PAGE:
New Jersey officials strike budget deal

Tax relief laudable but underwhelming

Jun 25, 2021
State & local tax Tax policy

New Jersey has a $10 billion budget surplus, but plans to play small ball with tax relief. In a recent announcement, Gov. Phil Murphy and legislative leadership announced a budget deal that includes less than $500 million in tax cuts, $320 million of which would be spent on a direct rebate of no more than $500 to married couples in New Jersey with income below $150,000 and at least one dependent child, or single parents with less than $75,000 in income and at least one dependent child. The remainder of the tax cuts would be divided between expanding the earned income tax credit, increasing homestead benefit payments, and making the child and dependent care credit refundable and available for families earning up to $150,000. General property tax relief and broadly-applicable rate reductions are nowhere in sight.

RSM State and Local Tax Policy Experts weigh in on New Jersey’s budget deal.

Brian Kirkell: There’s little to debate about New Jersey’s tax system. It features a discouraging mix of high rates, uncertainty, complexity, inconsistency and hyper-aggressive enforcement. The state could use some of its surplus to start down the path of addressing these issues. However, the state appears to have set other priorities. That is not to say that the proposed tax relief in the budget deal is not laudable. It certainly is. Putting money back in the hands of people who are very likely to spend it will operate as an injection of nearly $500 million into the state’s economy, and that is clearly a near-term positive outcome. But, the state could have done more from a tax perspective to encourage long-term sustainable growth at a relatively low spend as a percentage of the state’s overall surplus. In my opinion, this decision will come back to haunt New Jersey in the post-pandemic era of increased mobility and opportunity for digital nomads.

David Brunori: Given the current make-up of New Jersey’s state-level elected officials, the budget deal likely represents all the tax relief New Jersey individuals and businesses will see from the state’s $10 billion surplus. However, statewide elections are coming on Nov. 2, 2021, and some legislators are lining up additional tax relief as a key election-year topic. Keep watching. There is still uncertainty in the outcome.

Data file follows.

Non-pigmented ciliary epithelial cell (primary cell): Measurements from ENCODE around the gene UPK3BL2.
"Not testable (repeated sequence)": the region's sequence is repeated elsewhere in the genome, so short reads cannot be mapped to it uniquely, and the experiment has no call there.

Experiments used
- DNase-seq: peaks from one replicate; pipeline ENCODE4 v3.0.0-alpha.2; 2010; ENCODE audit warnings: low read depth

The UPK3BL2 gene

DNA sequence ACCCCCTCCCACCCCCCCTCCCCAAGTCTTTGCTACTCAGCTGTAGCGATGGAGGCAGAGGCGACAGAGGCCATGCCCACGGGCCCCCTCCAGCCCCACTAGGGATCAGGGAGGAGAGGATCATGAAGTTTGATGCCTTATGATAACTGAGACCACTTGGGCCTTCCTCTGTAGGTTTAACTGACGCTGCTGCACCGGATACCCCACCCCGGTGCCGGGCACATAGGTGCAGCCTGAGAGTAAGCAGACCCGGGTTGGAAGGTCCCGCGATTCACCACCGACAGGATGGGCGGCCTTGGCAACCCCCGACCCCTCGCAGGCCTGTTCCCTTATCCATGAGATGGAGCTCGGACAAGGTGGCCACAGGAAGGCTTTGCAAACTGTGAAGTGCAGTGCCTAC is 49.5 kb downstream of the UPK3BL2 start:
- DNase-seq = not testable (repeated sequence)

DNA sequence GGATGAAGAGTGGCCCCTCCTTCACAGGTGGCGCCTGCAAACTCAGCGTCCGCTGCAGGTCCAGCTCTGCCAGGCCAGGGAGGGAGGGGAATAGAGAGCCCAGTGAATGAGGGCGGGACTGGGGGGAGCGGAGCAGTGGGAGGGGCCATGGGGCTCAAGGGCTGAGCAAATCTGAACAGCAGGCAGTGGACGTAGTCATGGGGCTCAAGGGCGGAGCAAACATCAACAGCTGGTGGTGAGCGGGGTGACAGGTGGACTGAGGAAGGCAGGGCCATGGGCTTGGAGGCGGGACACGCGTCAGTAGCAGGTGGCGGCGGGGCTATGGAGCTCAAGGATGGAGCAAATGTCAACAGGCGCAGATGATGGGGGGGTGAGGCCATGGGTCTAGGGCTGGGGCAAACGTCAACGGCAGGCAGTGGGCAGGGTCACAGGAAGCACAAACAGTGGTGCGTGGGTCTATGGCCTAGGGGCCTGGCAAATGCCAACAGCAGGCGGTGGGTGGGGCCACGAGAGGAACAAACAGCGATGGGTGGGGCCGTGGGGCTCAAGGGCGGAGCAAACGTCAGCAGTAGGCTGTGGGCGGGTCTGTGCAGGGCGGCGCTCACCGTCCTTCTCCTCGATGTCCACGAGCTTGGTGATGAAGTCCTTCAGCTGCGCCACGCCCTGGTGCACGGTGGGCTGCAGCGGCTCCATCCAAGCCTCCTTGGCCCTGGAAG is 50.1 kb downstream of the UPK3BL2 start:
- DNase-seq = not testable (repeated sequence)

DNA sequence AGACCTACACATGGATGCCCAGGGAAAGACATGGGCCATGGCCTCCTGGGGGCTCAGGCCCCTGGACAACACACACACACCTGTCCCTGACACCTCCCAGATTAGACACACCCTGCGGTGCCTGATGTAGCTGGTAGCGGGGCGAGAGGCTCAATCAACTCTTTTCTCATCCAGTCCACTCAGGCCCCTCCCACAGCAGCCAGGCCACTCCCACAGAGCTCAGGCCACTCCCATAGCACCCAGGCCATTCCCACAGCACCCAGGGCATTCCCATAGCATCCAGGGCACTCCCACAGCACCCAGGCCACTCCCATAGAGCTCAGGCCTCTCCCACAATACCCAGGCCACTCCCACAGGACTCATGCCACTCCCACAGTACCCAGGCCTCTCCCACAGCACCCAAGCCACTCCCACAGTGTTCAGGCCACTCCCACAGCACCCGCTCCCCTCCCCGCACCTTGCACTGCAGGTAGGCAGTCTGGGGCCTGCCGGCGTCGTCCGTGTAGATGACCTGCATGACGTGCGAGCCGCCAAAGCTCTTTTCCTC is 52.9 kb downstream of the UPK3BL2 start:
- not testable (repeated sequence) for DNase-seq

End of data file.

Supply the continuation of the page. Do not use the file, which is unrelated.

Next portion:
I did not realize the surplus in New Jersey was so high. This is, in my opinion, a missed opportunity. Brian noted the myriad of problems with the state’s tax policy and administration. You would think the powers that be would use some of that extra money – and there is a lot – to make the state more competitive from a tax perspective. The state hammers the wealthy and businesses. High rates force the states to provide all kinds of incentives to businesses to remain in the state. Good tax policy is not built on high rates and narrow bases. No one expects New Jersey to become Tennessee or Florida. But remaining mired in a burdensome and inefficient tax system is a choice. A recent survey of CPAs said that half advised wealthy clients to leave the state! The tax cuts for lower and middle income residents is good of course. But even that seems paltry given the size of the surplus.

Mo Bell-Jacobs: Budget surpluses are generally great news. A $10 billion surplus is fantastic news. Now, I want you to hear me out. New Jersey is a great place to live. I said just hear me out - I see you rolling your eyes, but I’m not the only one who thinks this. Maybe I’ve been living in city centers too long, but New Jersey has a lot to offer from beaches to mountains – yes, New Jersey does have mountains! In fact, earlier this month, WalletHub released a report finding New Jersey as the best place to live, scoring high in their metrics for education and health, quality of life and safety. Although the report ranked the state almost last in affordability. The point is this. There are more remote workers than ever before. A number of states have considered proposals or have already enacted incentives to attract these workers. Louisiana wants your remote workers and is willing to provide a 50% individual income tax exemption for two years. New Jersey could be a leader in this space – bringing workers without borders to a truly great state and generating tax revenue through new individual income taxes, property taxes and sales taxes. A win-win scenario. Absolutely send money back to the taxpayers, but why not attract some new taxpayers in the process?

RSM contributors